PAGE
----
Ready to serve — new Garden City officers training in the field
By KELTON BROOKS
By KELTON BROOKS
Four new officers of the Garden City Police Department soon will be patrolling the city to protect and serve, after recently having graduated from the Kansas Law Enforcement Training Center.
The four officers, Jairo Armenta, George Caine, Jan Plomaritis and Cody Wilson, all of Garden City, will perform the duties of patrol officers with GCPD.
The new officers were members of the 227th basic training class at the center located near Hutchinson. There, the cadets learned lessons and earned certifications in a 14-week class that enabled them to apply what they learned on the streets of Kansas when they graduate. Officers then undergo an extensive training program of about 12 additional weeks with the GCPD prior to being released as a solo officer.
Like most jobs, officers of the police department have to put in a two-weeks notice if they intend to resign, quit or retire. It might take most jobs a few weeks to fill a position, but it takes the police department nine months to complete the process of a new hire, and that's including the 14-week program.
Before becoming a solo officer, the graduates at GCPD are accompanied by field training officers who are out in police vehicles in the city responding to calls for service, and are evaluated and graded for performance on every call. Senior master patrol officer Troy Davis said the FTOs are there to help them, guide them and help them grow until they are fully certified officers. After the field training, then comes the final phase, the observation period where the senior observing officer is essentially a spectator and does not assist the officer in any way unless it's a dire situation.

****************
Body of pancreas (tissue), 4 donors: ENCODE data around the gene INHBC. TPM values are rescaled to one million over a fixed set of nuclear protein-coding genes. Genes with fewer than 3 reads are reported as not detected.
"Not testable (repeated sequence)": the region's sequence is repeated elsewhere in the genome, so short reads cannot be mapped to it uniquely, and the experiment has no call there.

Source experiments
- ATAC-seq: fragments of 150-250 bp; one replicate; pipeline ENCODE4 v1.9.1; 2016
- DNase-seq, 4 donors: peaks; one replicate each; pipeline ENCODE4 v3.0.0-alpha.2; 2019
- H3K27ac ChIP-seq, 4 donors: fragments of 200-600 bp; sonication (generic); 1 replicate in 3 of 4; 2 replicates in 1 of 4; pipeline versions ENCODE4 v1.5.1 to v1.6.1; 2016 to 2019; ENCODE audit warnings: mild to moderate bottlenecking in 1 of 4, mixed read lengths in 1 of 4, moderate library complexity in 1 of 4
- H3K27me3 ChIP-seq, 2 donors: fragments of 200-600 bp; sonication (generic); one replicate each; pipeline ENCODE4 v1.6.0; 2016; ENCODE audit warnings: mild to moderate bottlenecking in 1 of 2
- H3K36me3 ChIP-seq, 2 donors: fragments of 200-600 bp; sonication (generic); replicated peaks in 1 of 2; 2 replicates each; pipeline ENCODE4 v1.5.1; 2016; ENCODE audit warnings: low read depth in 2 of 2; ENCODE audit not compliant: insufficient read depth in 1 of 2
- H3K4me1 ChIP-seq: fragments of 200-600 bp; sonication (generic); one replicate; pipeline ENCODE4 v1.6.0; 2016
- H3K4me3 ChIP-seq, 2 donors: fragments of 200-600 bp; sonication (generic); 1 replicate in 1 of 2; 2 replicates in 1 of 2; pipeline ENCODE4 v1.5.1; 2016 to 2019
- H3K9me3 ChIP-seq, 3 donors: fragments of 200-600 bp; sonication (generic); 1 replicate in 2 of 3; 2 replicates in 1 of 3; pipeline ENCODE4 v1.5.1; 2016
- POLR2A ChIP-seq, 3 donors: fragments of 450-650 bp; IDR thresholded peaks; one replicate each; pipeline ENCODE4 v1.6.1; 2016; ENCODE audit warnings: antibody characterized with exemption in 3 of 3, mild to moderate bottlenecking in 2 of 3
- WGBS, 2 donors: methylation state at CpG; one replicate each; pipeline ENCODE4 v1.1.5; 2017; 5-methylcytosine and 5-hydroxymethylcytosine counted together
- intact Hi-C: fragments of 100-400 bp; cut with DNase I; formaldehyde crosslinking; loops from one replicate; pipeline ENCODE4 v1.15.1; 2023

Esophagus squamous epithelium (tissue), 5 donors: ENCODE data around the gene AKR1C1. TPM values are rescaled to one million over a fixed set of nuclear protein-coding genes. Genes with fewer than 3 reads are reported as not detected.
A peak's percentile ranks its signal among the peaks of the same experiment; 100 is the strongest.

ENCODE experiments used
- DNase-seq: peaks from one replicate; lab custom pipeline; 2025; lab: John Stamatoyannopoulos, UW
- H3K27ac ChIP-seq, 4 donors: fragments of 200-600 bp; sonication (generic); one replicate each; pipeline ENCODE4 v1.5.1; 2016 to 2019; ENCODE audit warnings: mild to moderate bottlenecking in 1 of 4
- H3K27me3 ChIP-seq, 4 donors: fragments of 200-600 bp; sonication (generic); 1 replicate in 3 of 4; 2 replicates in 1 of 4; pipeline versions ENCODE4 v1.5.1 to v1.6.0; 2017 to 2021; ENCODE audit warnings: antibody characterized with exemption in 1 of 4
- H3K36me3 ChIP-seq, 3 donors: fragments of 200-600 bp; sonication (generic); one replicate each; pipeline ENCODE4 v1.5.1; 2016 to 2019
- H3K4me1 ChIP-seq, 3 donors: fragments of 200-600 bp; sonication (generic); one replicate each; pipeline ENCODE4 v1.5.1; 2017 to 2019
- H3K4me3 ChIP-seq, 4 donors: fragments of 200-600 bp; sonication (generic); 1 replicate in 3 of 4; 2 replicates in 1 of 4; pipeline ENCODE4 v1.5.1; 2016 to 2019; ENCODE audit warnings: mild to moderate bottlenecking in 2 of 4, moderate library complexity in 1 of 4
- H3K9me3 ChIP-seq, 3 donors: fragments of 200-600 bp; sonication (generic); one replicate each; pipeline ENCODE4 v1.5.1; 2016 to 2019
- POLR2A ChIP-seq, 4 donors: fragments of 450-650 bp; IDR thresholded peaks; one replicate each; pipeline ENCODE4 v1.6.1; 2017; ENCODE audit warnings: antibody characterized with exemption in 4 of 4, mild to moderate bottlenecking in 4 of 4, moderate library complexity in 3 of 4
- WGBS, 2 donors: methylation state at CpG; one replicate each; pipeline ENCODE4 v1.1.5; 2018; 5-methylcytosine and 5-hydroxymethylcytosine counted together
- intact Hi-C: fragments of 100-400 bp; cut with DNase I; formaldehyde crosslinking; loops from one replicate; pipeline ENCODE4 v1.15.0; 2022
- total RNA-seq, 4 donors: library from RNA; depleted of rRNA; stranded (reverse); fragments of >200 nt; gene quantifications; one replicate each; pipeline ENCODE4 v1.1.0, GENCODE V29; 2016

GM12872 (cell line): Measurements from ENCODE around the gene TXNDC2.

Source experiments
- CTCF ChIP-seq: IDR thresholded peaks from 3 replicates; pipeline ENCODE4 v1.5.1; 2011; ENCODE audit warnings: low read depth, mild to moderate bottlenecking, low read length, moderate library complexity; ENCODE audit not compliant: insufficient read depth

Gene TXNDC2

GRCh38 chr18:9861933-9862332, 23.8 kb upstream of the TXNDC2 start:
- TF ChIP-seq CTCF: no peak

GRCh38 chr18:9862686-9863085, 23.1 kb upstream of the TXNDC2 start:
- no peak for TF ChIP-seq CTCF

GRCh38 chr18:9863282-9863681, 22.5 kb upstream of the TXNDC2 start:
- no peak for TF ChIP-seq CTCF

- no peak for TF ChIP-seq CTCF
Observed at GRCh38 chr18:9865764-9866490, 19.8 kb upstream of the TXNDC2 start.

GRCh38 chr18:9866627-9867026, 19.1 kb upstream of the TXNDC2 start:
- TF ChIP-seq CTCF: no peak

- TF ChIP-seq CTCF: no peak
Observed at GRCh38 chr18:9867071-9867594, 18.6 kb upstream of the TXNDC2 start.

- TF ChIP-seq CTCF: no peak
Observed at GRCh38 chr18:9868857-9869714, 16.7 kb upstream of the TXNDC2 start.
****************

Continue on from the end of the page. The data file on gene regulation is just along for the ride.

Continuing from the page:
One officer, Bo Taylor, who graduated from the center in December 2013, is in that final stage and said he knows exactly what the new graduates are going through.
"It was challenging educational-wise, but rewarding," Taylor said. "It was nerve-racking, but I learned an awesome amount of information and got to see different styles of how to handle cases."
Taylor said he was proud to get out and do the "real deal" and adds that an officer feels a sense of pride when completing his or her training through the academy. During his observation period, Taylor said, he has responded to thefts, domestic calls and accidents.
"We want to make sure he can function as a solo officer," said Garden City police Capt. Randy Ralston. "He won't know every answer, but we want to know if he can use his resources to find the right answer, or call another officer if he needs help."
Ralston said the new graduates are about a month away from becoming solo officers, adding that Taylor is possibly three days away from patrolling on his own.